Perhaps I am happy beyond words. In front of the camera, I can manage a big smile. While off the camera, I still smile, but not as big. Big smile, small smile, doesn’t matter. The bottom line is that I am happy; very happy.

The shooting begins in the living room of room 802. In the first scene, the crew lays my jacket and white gloves on the round glass table. What my mother supposes to do is to pick up the jacket, help me wear it, pick up the gloves, help me wear them, give me a hug (my innovation), pass me the hand bouquet and off we go. Considering the fact that my mother has never been in a video, she has done quite well. The gloves didn’t drop and the sleeve didn’t get stuck. The move may not look that natural but hey, it is just the first scene and we are getting some warm up.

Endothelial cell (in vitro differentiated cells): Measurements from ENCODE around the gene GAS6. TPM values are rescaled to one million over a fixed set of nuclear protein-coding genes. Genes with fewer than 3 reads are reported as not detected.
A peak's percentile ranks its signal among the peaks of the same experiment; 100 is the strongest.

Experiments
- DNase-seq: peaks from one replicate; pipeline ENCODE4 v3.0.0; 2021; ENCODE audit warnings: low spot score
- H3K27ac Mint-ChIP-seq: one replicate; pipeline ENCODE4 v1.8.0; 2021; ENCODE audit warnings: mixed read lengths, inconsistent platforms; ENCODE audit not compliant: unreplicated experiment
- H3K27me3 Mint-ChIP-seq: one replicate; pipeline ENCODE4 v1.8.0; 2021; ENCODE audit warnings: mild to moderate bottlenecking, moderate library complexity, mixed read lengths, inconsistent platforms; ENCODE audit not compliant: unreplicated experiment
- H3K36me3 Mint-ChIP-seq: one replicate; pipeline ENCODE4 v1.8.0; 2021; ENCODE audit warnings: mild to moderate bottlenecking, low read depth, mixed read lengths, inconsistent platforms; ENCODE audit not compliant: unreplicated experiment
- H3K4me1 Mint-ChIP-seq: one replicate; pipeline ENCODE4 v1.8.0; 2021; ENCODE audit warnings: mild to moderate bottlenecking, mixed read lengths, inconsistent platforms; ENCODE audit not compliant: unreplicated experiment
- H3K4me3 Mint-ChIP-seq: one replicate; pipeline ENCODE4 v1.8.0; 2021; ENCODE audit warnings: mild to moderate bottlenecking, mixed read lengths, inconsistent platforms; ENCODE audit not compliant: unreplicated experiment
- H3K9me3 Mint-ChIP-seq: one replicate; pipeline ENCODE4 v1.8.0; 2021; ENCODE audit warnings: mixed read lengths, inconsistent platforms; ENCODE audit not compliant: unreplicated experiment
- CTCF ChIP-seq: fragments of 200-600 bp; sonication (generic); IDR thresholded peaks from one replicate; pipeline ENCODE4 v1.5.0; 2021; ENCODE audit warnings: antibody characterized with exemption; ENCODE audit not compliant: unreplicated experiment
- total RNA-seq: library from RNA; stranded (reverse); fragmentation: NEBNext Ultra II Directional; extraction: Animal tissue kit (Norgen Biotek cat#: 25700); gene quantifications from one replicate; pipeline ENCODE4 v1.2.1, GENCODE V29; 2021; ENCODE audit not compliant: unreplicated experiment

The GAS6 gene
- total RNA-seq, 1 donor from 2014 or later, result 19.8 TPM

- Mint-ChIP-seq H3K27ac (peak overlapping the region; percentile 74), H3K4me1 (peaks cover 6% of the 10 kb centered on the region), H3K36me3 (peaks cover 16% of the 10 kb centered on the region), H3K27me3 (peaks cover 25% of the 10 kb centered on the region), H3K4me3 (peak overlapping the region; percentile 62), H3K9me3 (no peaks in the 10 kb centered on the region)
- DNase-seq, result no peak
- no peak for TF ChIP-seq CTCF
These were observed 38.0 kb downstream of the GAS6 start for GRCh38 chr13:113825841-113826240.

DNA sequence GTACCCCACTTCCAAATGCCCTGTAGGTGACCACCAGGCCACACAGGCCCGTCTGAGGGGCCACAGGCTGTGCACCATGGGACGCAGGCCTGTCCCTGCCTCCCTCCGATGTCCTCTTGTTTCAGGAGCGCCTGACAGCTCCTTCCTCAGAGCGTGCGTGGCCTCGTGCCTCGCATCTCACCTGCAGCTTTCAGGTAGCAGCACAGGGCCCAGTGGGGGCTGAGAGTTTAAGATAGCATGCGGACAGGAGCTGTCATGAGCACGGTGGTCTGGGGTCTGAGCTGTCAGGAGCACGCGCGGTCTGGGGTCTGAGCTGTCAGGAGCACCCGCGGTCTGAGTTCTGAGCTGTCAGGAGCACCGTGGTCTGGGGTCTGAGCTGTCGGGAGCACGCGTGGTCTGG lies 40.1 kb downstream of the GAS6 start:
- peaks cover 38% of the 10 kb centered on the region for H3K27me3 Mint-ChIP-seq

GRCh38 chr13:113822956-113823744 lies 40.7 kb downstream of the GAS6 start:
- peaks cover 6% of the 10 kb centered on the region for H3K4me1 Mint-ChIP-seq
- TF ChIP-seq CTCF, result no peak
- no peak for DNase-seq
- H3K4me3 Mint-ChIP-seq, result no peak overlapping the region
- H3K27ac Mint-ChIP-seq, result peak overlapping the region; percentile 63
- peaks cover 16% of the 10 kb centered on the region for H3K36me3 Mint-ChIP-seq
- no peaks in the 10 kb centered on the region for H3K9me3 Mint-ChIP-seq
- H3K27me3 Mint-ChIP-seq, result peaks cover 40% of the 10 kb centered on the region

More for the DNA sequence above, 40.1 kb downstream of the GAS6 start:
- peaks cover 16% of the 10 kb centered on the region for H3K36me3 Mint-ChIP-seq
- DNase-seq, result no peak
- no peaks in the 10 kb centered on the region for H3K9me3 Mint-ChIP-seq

At each intervals during the video shooting, the photo shooting team takes picture too. Now, I begin to understand why it takes so many people to get the job done. The video crew looks something like this: the main video man carries the video camera and he is the one who do all the shootings; there is another man who carries the big long spot light as well as the extension wire; the third man is responsible in carrying the accessories as well as moving the furniture or items around us. As for the photo shooting team, the main guy carries the camera taking all the pictures; another one carries all the gadgets and the third one gives us instructions on where to pose, how to pose and he carries a light meter too. These guys look professional to me.